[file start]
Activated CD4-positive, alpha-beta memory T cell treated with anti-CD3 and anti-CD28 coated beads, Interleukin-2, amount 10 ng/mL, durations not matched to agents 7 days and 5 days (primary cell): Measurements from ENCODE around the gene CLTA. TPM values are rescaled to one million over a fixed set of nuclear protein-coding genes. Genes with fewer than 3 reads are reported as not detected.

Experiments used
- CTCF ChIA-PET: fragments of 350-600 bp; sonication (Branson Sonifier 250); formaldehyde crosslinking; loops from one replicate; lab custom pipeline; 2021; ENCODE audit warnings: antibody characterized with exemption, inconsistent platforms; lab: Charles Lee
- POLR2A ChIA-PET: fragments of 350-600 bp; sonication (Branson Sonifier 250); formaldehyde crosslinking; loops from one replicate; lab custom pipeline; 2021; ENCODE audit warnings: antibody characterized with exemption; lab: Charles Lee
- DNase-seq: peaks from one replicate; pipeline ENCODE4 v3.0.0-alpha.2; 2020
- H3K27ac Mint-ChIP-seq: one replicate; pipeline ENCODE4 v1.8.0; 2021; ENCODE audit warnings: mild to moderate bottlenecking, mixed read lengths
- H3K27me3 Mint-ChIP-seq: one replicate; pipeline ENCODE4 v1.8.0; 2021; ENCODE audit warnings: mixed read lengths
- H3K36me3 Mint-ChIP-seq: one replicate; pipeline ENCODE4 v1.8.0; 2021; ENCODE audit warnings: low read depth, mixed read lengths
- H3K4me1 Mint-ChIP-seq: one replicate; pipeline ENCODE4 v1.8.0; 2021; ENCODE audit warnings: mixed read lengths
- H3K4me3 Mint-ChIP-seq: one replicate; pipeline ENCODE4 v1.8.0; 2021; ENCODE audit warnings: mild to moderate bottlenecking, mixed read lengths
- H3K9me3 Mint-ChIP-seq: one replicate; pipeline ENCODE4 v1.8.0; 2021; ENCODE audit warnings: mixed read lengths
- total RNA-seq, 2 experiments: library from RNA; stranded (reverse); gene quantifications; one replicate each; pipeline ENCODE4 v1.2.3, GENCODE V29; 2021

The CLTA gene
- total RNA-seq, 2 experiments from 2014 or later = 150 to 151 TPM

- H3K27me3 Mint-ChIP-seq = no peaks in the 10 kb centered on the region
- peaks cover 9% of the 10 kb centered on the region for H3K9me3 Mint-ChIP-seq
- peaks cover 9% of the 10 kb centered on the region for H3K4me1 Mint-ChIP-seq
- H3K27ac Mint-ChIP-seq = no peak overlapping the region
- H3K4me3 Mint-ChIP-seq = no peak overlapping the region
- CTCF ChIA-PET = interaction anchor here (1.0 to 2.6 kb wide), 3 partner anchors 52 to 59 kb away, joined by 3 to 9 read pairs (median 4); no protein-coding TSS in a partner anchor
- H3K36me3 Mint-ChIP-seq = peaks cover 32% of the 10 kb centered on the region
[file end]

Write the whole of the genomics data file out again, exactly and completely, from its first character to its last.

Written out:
Activated CD4-positive, alpha-beta memory T cell treated with anti-CD3 and anti-CD28 coated beads, Interleukin-2, amount 10 ng/mL, durations not matched to agents 7 days and 5 days (primary cell): Measurements from ENCODE around the gene CLTA. TPM values are rescaled to one million over a fixed set of nuclear protein-coding genes. Genes with fewer than 3 reads are reported as not detected.

Experiments used
- CTCF ChIA-PET: fragments of 350-600 bp; sonication (Branson Sonifier 250); formaldehyde crosslinking; loops from one replicate; lab custom pipeline; 2021; ENCODE audit warnings: antibody characterized with exemption, inconsistent platforms; lab: Charles Lee
- POLR2A ChIA-PET: fragments of 350-600 bp; sonication (Branson Sonifier 250); formaldehyde crosslinking; loops from one replicate; lab custom pipeline; 2021; ENCODE audit warnings: antibody characterized with exemption; lab: Charles Lee
- DNase-seq: peaks from one replicate; pipeline ENCODE4 v3.0.0-alpha.2; 2020
- H3K27ac Mint-ChIP-seq: one replicate; pipeline ENCODE4 v1.8.0; 2021; ENCODE audit warnings: mild to moderate bottlenecking, mixed read lengths
- H3K27me3 Mint-ChIP-seq: one replicate; pipeline ENCODE4 v1.8.0; 2021; ENCODE audit warnings: mixed read lengths
- H3K36me3 Mint-ChIP-seq: one replicate; pipeline ENCODE4 v1.8.0; 2021; ENCODE audit warnings: low read depth, mixed read lengths
- H3K4me1 Mint-ChIP-seq: one replicate; pipeline ENCODE4 v1.8.0; 2021; ENCODE audit warnings: mixed read lengths
- H3K4me3 Mint-ChIP-seq: one replicate; pipeline ENCODE4 v1.8.0; 2021; ENCODE audit warnings: mild to moderate bottlenecking, mixed read lengths
- H3K9me3 Mint-ChIP-seq: one replicate; pipeline ENCODE4 v1.8.0; 2021; ENCODE audit warnings: mixed read lengths
- total RNA-seq, 2 experiments: library from RNA; stranded (reverse); gene quantifications; one replicate each; pipeline ENCODE4 v1.2.3, GENCODE V29; 2021

The CLTA gene
- total RNA-seq, 2 experiments from 2014 or later = 150 to 151 TPM

- H3K27me3 Mint-ChIP-seq = no peaks in the 10 kb centered on the region
- peaks cover 9% of the 10 kb centered on the region for H3K9me3 Mint-ChIP-seq
- peaks cover 9% of the 10 kb centered on the region for H3K4me1 Mint-ChIP-seq
- H3K27ac Mint-ChIP-seq = no peak overlapping the region
- H3K4me3 Mint-ChIP-seq = no peak overlapping the region
- CTCF ChIA-PET = interaction anchor here (1.0 to 2.6 kb wide), 3 partner anchors 52 to 59 kb away, joined by 3 to 9 read pairs (median 4); no protein-coding TSS in a partner anchor
- H3K36me3 Mint-ChIP-seq = peaks cover 32% of the 10 kb centered on the region